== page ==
In Daniel Tiger’s Neighborhood, the cartoon successor to Mr. Rogers’ Neighborhood, there is an episode where Daniel and his friends are celebrating Thank You Day. On Thank You Day, the children are learning about saying thank you to the people who help them throughout their everyday lives. In their neighborhood, they make a Thank You Tree, where each person sticks a thank you note until the tree is filled with cards, just like leaves. One child thanks her parent for playing with her. Another thanks their teacher for teaching. One thanks his brother for showing him how to catch a ball.
Daniel Tiger, though, is stuck. He can’t decide whom to thank! It’s not because no one is helping him, but rather because there are so many people he could thank that it’s hard to pick just one. Everyone is going to the thank you tree to put their notes in, and he still hasn’t made up his mind. Then a gust of wind blows all the notes off the tree! Fortunately, Mr. McFeely, the mail carrier, is there to catch the cards as they fly away. He delivers each note to its recipient, and Daniel realizes that he wants to thank Mr. McFeely! He writes a quick card, then joins the neighborhood in singing, “Thank you for everything you do! Thank you for everything you do!”
Saying thank you is one of the earliest courtesies we learn. We teach one- and two-year-olds to say thank you. We expect older children to say thank you without prompting. We then up the ante by training teens to write thank you notes, often expecting hand-written notes mailed within a month of birthdays, graduations, and Christmas. You can even buy wedding invitations that come with matching thank you cards.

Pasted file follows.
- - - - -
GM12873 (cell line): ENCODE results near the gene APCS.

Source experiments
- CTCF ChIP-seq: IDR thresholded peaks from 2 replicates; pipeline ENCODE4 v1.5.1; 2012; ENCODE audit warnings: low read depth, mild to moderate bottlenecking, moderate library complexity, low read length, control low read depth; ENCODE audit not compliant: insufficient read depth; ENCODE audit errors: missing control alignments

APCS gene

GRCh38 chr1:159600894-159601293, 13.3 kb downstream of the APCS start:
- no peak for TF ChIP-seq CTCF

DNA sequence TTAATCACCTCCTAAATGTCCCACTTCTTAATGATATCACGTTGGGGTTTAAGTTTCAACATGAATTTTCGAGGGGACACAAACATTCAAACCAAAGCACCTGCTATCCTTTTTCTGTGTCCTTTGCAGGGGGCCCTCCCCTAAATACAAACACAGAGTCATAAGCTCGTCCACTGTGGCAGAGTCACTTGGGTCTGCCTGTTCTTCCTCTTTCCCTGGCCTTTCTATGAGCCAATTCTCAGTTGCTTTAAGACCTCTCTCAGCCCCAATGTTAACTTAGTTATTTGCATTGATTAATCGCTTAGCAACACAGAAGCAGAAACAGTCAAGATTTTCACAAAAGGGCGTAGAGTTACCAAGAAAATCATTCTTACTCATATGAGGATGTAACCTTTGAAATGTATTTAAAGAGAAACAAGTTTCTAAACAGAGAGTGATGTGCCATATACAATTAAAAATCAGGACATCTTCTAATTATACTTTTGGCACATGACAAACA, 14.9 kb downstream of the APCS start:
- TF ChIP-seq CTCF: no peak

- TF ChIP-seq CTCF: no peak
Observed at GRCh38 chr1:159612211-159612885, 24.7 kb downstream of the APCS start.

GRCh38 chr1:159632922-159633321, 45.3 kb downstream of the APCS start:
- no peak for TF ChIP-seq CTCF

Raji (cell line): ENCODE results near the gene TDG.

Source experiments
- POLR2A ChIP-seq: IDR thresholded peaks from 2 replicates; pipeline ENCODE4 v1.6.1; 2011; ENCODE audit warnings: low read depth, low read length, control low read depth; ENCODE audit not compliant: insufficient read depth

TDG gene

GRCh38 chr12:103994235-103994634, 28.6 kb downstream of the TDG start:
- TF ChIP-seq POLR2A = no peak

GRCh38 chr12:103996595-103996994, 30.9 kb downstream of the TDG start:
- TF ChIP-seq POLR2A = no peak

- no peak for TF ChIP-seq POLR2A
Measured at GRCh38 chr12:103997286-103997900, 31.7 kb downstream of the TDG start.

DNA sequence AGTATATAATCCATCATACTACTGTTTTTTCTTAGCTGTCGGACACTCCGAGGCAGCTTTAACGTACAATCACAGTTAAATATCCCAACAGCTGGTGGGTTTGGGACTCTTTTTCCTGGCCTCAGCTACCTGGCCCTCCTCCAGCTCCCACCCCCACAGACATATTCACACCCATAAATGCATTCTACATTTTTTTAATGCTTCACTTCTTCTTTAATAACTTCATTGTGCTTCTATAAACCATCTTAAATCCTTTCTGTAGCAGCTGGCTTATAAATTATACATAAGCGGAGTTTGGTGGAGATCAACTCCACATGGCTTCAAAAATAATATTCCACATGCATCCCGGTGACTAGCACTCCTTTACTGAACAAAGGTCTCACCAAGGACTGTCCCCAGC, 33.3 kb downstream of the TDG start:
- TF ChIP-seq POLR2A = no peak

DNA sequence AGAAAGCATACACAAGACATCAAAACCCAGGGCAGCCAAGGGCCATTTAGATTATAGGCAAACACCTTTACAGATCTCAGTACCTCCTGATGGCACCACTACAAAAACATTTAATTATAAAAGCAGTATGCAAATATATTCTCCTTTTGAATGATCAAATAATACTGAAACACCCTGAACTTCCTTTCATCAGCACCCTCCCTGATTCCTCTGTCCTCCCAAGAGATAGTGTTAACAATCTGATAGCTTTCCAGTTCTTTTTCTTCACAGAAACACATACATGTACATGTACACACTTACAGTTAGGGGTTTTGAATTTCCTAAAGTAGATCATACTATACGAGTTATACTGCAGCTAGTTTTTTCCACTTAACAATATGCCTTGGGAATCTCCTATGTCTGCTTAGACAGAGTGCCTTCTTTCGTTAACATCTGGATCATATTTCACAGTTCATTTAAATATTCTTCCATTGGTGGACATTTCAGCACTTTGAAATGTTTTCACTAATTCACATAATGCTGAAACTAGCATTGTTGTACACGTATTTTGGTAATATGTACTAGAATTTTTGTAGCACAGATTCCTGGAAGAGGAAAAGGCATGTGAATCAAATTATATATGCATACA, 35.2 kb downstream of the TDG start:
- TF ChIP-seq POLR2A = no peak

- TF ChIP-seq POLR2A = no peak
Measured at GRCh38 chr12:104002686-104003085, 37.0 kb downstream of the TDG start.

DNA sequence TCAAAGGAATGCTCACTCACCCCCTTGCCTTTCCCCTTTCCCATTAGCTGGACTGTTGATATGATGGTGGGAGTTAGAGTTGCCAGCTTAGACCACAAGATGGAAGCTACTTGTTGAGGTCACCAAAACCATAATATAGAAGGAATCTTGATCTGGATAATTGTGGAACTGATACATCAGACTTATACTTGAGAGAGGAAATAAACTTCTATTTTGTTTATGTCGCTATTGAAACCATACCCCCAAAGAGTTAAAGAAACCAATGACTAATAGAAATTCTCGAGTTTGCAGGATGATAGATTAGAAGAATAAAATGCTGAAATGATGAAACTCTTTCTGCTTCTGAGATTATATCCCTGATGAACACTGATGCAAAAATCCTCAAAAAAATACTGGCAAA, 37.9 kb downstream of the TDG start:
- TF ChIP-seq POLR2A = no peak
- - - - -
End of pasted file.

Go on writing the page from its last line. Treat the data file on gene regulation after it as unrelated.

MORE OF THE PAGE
This is a time of year when we often think of gratitude. Thanksgiving is a time to be grateful. All too often, that gratitude is immediately swept away by the desire to have more stuff as Christmas advertising ramps up. Buy One Get One Free! This Weekend Only! Limited Stock! New and Improved!
But God’s people are called to be grateful people, not gimme people. I’m not saying no to gift giving. But what if, for every gift you bought leading up to Christmas, you went out of your way to thank someone for something they said or did, not for something they got you? Maybe you could write a thank you note to hospital staff working overtime to care for Covid-19 patients. Maybe you could thank a friend for always being there for you. Maybe, like Daniel Tiger, there are just too many people who need thanking. That’s okay! Thank you cards come in bulk, not just ten-packs.
Gratitude is like a muscle. The more we use and express it, the stronger it becomes. We say thank you to our neighbors, our friends, and our God. I knew someone who wrote thank you notes to God throughout the year, then read them all on New Year’s Eve to remind herself of all that God had done. She wanted to grow in gratitude.
Let’s make our own Thank You Days. Let’s show people that we appreciate them, that we thank them and thank God for them. Let this Thanksgiving be a time of gratitude in our words and in our hearts.
God, I thank you for all that you give me. I ask you to help me show gratitude to you and to the people around me, so the world abounds in grateful hearts. Amen.